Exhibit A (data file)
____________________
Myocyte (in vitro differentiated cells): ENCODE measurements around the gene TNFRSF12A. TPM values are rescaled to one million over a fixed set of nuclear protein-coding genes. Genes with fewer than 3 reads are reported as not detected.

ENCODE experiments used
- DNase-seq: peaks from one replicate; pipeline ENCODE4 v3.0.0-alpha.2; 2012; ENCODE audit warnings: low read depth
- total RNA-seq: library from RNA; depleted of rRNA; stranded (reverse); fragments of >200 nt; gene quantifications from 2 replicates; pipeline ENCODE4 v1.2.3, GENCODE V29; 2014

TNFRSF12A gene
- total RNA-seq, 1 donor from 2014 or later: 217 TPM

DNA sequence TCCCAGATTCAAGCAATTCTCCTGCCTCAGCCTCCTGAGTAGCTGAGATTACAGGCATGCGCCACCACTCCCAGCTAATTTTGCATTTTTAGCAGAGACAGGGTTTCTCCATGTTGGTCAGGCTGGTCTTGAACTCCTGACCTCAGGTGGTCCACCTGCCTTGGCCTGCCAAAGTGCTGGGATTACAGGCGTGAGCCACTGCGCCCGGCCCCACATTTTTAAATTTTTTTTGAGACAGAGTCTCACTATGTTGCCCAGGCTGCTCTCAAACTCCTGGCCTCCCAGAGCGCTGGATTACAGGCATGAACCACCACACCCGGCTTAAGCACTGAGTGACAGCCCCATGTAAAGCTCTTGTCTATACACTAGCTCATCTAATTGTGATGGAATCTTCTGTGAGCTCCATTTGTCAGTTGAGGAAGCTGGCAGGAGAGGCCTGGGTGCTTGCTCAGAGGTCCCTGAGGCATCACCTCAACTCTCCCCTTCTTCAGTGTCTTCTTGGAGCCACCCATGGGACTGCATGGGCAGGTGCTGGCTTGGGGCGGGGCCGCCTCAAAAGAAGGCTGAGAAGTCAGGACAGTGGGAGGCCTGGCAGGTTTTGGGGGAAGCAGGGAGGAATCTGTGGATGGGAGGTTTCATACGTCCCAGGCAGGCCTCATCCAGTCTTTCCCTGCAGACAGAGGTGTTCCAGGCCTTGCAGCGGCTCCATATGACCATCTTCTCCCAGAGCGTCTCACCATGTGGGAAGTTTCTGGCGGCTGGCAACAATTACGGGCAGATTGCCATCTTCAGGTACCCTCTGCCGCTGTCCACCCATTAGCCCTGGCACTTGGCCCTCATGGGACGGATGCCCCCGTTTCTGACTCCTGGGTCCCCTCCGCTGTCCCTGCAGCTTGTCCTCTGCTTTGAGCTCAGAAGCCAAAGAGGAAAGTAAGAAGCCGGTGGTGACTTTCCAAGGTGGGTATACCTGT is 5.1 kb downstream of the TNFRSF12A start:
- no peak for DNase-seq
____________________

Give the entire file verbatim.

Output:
Myocyte (in vitro differentiated cells): ENCODE measurements around the gene TNFRSF12A. TPM values are rescaled to one million over a fixed set of nuclear protein-coding genes. Genes with fewer than 3 reads are reported as not detected.

ENCODE experiments used
- DNase-seq: peaks from one replicate; pipeline ENCODE4 v3.0.0-alpha.2; 2012; ENCODE audit warnings: low read depth
- total RNA-seq: library from RNA; depleted of rRNA; stranded (reverse); fragments of >200 nt; gene quantifications from 2 replicates; pipeline ENCODE4 v1.2.3, GENCODE V29; 2014

TNFRSF12A gene
- total RNA-seq, 1 donor from 2014 or later: 217 TPM

DNA sequence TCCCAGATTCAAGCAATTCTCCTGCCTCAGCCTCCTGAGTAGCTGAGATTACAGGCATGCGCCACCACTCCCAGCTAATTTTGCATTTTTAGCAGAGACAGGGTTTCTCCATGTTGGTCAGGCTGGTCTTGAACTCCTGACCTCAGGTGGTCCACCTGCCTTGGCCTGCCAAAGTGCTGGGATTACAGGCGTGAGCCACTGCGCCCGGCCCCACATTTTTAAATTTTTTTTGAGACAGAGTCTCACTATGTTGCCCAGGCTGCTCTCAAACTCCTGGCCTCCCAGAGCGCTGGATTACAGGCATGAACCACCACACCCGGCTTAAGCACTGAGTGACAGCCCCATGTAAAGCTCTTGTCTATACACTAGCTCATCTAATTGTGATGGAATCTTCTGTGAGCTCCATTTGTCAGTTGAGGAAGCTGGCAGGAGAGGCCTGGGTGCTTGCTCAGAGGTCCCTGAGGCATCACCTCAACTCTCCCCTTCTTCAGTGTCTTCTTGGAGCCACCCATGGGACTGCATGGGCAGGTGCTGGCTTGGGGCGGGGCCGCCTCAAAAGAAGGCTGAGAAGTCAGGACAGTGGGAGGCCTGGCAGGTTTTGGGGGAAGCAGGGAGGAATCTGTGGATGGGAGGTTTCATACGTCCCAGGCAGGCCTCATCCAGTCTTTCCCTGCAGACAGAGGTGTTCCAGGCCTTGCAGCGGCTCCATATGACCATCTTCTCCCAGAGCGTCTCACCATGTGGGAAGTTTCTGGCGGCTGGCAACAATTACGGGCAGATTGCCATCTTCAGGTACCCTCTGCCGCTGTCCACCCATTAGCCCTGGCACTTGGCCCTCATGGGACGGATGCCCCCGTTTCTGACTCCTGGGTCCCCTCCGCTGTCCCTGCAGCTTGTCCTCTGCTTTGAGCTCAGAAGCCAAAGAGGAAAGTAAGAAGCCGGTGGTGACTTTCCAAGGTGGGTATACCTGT is 5.1 kb downstream of the TNFRSF12A start:
- no peak for DNase-seq